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  • View in gallery
    Fig. 1.

    (left) SW and TOT average spectral response for the GERB-2 instrument. (right) Detail of the SW spectral response at the shorter wavelength with a typical ocean spectral radiance curve L(λ) simulated with SBDART (internal ocean model, no aerosol, SZA = 0°, VZA = 0°, and RAA = 90°).

  • View in gallery
    Fig. 2.

    Illustration of the GERB clear-ocean unfiltering with Eq. (14) fit on the SBDART simulations (dots and crosses) for two particular geometries.

  • View in gallery
    Fig. 3.

    Scatterplot of the thermal contamination in the GERB-2 SW channel Lsw,th according to the SEVIRI 10.8-μm channel radiance. The dots represent the SBDART thermal simulations at VZA = 0°.

  • View in gallery
    Fig. 4.

    Scatterplots of unfiltering error ε vs the broadband radiance Lsol for the adjusted regressions at the SZA = 30°, VZA = 30°, and RAA = 90° geometry. The scatterplots are built from the SBDART simulations classified in six classes of surface type and for clear (+) and cloudy (×) conditions.

  • View in gallery
    Fig. 5.

    SZA dependency of the (left) bias and (right) RMS error for clear and cloudy conditions. In (a)–(d) the analysis is done for the different surface types (all VZA together), while the analysis in (e)–(h) is for different VZA (all surface types together).

  • View in gallery
    Fig. 6.

    Scatterplots of unfiltering error ε vs the broadband radiance Lsol for the adjusted regressions at the SZA = 30°, VZA = 30°, and RAA = 90° geometry. The scatterplots are built from the 6S clear-sky simulations classified in five classes of surface type (no snow scenes are simulated). The upper-right scatterplot shows the unfiltering errors according to the aerosol type over clear ocean.

  • View in gallery
    Fig. 7.

    Scatterplots of unfiltering error ε vs the broadband radiance Lsol for the adjusted regressions of the 14 geometries listed in Eq. (19). Each symbol represents one 6S simulation.

  • View in gallery
    Fig. 8.

    Scatterplot of the error on the estimated thermal contamination in the GERB-2 SW channel Lsw,th according to the SEVIRI 10.8-μm channel radiance. The dots represent the SBDART thermal simulations at VZA = 0°.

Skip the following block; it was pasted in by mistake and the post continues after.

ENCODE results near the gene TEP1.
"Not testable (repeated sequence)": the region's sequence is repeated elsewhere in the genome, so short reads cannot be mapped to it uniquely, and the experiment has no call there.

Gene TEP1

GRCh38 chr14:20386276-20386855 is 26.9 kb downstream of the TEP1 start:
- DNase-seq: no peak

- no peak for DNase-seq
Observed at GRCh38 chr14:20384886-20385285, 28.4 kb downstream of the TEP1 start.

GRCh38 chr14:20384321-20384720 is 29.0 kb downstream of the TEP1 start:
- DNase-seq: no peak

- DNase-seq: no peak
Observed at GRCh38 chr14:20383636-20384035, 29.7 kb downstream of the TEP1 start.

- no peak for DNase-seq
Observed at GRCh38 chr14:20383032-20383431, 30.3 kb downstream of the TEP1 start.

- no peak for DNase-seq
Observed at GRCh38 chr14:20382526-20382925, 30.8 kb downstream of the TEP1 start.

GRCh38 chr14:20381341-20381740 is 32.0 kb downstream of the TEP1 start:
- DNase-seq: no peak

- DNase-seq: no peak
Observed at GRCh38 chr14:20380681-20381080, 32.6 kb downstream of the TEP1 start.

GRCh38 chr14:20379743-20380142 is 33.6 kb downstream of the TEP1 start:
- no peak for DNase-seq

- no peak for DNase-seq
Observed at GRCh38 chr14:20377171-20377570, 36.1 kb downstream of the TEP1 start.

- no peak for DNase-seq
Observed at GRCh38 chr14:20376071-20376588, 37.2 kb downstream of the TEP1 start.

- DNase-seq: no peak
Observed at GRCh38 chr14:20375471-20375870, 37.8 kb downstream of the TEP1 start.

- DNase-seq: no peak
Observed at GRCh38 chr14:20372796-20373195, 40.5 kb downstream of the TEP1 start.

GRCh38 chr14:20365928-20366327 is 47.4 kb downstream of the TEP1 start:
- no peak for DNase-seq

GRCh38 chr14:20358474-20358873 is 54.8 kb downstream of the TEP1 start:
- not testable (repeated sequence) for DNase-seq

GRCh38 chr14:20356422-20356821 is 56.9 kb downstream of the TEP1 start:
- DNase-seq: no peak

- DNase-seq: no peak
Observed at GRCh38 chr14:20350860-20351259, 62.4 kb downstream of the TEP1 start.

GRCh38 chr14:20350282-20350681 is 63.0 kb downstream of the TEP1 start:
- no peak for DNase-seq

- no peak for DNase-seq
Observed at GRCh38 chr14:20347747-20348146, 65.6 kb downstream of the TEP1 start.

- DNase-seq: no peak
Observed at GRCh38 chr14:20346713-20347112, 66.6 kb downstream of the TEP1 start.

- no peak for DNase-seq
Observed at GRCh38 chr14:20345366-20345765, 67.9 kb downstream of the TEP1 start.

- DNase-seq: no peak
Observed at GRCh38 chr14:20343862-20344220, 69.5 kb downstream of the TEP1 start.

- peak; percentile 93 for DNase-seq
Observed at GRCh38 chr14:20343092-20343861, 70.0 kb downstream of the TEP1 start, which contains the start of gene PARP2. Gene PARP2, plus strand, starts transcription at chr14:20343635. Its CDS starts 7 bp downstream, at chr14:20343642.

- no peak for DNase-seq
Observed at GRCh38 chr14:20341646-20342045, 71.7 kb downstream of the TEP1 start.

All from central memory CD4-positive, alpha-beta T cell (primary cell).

• View in gallery
    Fig. 9.

    Nighttime scatterplot of the estimated thermal contamination in the GERB-2 SW channel Lsw,th according to the GERB measurement. Each point in the figure corresponds to average data over 10° × 10° latitude and longitude box.

  • View in gallery
    Fig. 10.

    Error introduced on the solar radiance because of the incorrect subtraction of the thermal contamination in the SW channel.

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Unfiltering of the Geostationary Earth Radiation Budget (GERB) Data. Part I: Shortwave Radiation

N. ClerbauxRoyal Meteorological Institute of Belgium, Brussels, Belgium

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S. DewitteRoyal Meteorological Institute of Belgium, Brussels, Belgium

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C. BertrandRoyal Meteorological Institute of Belgium, Brussels, Belgium

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D. CaprionRoyal Meteorological Institute of Belgium, Brussels, Belgium

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B. De PaepeRoyal Meteorological Institute of Belgium, Brussels, Belgium

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L. GonzalezRoyal Meteorological Institute of Belgium, Brussels, Belgium

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A. IpeRoyal Meteorological Institute of Belgium, Brussels, Belgium

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J. E. RussellImperial College, London, United Kingdom

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H. BrindleyImperial College, London, United Kingdom

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Abstract